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Bakkavor has reported a “robust” annual performance as like-for-like revenues exceeded £2bn but profits were weighed down by inflationary headwinds totalling more than £200m.

The group’s new CEO Mike Edwards said he had never experienced such high levels of inflation during his 20 years with Bakkavor. The company said inflation totalled £230m for the 53 weeks ended 31 December 2022 and was equivalent to a 14% increase in costs year on year.

Bakkavor attempted to offset the surging cost by ramping up prices by 9.2%, leaning on operational efficiency improvements, leveraging scale and putting tight cost control measures in place.

However, adjusted operating profits fell by £12.6m (or 12.4%) to £89.4m in the year.

Like-for-like revenues increased 10.6% to exceed £2bn thanks to the price hikes and volume growth in the US business. Total reported revenues jumped 14.3% to £2.1bn when the benefit of the additional 53-week and currency translations were included.

Volumes in the UK were broadly flat year on year, but the prepared food group, which supplies all the big supermarkets, gained market share to offset the soft underlying demand.

Bakkavor said it continued to outperform the market in the UK, driven by “strong service, breadth of product range and targeted innovation”.

It added that it “remained in good shape” operationally despite disruption from ongoing supply chain challenges.

Volume momentum continued to be “strong” in the US, with price increases coming through in the second half, while Covid restrictions in China continued to hurt volumes.

“2022 has been a year of challenge and disruption,” Edwards said. “Despite this difficult environment, I am pleased with the robust financial performance, strong operational delivery and the agile response demonstrated by our teams, which has underpinned this delivery.

“The decisive action we have taken to protect profits – to restructure our operations, re-focus our regional priorities and be more targeted in our investment – combined with our strong balance sheet, provide us with a stronger platform to move forward with purpose and confidence.”

Early trading in 2023 was “encouraging, with UK volumes in line with expectations, despite recent fresh produce availability challenges”, the group added.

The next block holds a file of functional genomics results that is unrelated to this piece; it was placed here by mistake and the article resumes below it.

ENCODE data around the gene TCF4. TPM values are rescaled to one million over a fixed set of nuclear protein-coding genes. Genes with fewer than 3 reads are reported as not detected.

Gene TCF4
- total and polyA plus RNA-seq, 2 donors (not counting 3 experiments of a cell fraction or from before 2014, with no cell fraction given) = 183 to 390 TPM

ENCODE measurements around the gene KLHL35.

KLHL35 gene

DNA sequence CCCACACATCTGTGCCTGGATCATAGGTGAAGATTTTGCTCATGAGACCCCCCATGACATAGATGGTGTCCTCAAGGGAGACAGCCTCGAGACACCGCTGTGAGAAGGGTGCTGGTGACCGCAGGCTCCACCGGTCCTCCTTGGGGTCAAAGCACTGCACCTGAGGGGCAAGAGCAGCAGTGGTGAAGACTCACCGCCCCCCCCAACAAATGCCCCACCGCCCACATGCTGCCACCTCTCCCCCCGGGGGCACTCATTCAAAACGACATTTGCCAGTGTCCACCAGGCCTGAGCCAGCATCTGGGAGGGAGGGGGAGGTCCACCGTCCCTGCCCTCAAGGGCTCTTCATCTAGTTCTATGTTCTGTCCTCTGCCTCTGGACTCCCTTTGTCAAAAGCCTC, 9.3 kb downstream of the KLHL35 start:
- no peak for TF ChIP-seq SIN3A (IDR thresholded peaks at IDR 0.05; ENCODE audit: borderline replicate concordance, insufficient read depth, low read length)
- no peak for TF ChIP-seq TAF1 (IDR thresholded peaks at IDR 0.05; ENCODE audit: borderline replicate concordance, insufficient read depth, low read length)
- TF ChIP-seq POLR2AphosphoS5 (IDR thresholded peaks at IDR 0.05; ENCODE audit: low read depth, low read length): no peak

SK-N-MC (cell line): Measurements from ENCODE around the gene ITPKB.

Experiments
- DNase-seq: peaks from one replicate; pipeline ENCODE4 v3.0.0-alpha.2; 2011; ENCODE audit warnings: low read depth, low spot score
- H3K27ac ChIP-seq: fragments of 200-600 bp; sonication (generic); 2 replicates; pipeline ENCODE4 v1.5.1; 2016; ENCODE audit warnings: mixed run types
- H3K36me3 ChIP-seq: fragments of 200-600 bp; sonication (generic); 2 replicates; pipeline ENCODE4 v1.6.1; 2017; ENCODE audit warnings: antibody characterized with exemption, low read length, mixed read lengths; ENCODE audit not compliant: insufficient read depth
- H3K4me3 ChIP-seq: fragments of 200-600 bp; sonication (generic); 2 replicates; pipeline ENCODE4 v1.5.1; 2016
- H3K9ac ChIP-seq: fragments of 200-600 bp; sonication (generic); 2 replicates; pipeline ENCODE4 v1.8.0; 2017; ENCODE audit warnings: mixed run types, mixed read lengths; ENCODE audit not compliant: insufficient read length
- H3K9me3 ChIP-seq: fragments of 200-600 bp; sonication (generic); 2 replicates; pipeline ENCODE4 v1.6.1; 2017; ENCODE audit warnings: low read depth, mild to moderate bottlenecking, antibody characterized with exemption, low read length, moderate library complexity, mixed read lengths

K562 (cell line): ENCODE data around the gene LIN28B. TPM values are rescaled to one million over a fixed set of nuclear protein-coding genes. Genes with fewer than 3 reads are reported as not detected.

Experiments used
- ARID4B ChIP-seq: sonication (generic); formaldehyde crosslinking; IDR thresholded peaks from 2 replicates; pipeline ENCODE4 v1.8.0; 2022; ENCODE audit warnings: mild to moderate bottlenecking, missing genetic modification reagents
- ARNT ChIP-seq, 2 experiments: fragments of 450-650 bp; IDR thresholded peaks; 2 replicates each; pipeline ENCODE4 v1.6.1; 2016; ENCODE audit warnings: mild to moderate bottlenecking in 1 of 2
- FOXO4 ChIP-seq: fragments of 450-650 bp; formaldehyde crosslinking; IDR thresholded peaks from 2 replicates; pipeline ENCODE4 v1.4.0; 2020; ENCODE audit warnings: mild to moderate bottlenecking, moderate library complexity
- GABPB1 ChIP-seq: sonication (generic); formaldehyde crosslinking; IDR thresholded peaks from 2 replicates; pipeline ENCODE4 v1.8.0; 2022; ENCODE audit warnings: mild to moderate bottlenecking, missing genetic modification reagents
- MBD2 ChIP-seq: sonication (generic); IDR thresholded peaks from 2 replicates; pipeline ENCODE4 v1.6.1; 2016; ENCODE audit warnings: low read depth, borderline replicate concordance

Shares in the group fell 1.9% to 105p as markets opened.

Morning update

Hotel Chocolat is “cautious” about its prospects over the important gifting season of Easter and Mother’s Day as consumers rein in spending.

The warning came as the group reported a slump in profits in its first half as costs soared and sales declined following the retreat from international markets.

Revenues fell 9.2% to £129.8m in the six months ended 25 December, with sales in the UK and Ireland down 5% year on year to £127.4m, while business in the US and Japan declined by 90% from £2m and £5m respectively to just £100k and £500k as the group rethought its international strategy.

The group highlighted a 7% like-for-like rise in the UK in the half and said sales were 25% higher than pre-pandemic.

However, online revenues fell as customers returned to shopping in stores.

Underlying EBITDA fell 35% to £22m, while underlying pre-tax profits slumped 60% to £10.2m.

CEO and co-founder Angus Thirlwell remained upbeat and said “the strong sales performance” from Hotel Chocolat stores was a result of ongoing “hefty investments” into the brand.

The business is also planning to opened a further 50 stores over the next three to five years, with the first wave set for the autumn.

“Having grown sales by 66% since the start of the last pre-pandemic year, as previously announced, we are taking this year, over FY23, to sharpen up our operating model before we embark on the next stage of growth,” Thirlwell added.

“I am really pleased with the determination I have seen across our teams to get back to running a tight ship again.

“Our adapted plan for international growth – to pursue the proven brand appeal with low risk-low capex operating models – is making sound progress.”

However, he sounded a warning about potentially damp trading over the coming weeks.

“The group continues to trade in line with market expectations for sales though, as previously guided, we remain cautious about consumer sentiment over the upcoming seasonal events of Mother’s Day, Easter, Eid and Father’s Day. Depending on the Easter performance, there is a range of PBT outcomes between £4m and £7m for the full year.”

Shares in the retailer fell 1% to 205p on the interims.

The FTSE 100 is down 0.3% to 7,894.46pts this morning.

Early fallers included Nichols, down 4.7% to 1,020p, THG, down 3.7% to 66.8p, and HelloFresh, down another 3% to €19.97.

Haleon, Heineken and Danone were among the early gainers, up 1.1% to 323.5p, 0.9% to €98.32 and 0.5% to €54.27 respectively.

Yesterday in the City

The FTSE 100 dipped into the red at the end of the day’s trading, falling 0.1% to 7,924.49pts.

Premier Foods shares soared 11.7% to 128.4p thanks to the surprise profits upgrade issued by the branded grocery supplier.

Other risers included Finsbury Food Group, McBride, Fever-Tree and Science in Sport, up 4.1% to 102p, 3.7% to 28p, 2.2% to 1,093p and 1.9% t0 13.5p respectively.

HelloFresh was the day’s bigger faller, tumbling 10.2% to €20.42 following weak sales and profits guidance for 2023.

Greggs fell back 2.3% to 2,686p despite sales growth of as investors worried about the pressure on profits from stubbornly high prices.

Virgin Wines UK and THG also came under pressure, falling 5.8% to 49p and 5.2% to 69.1p respectively.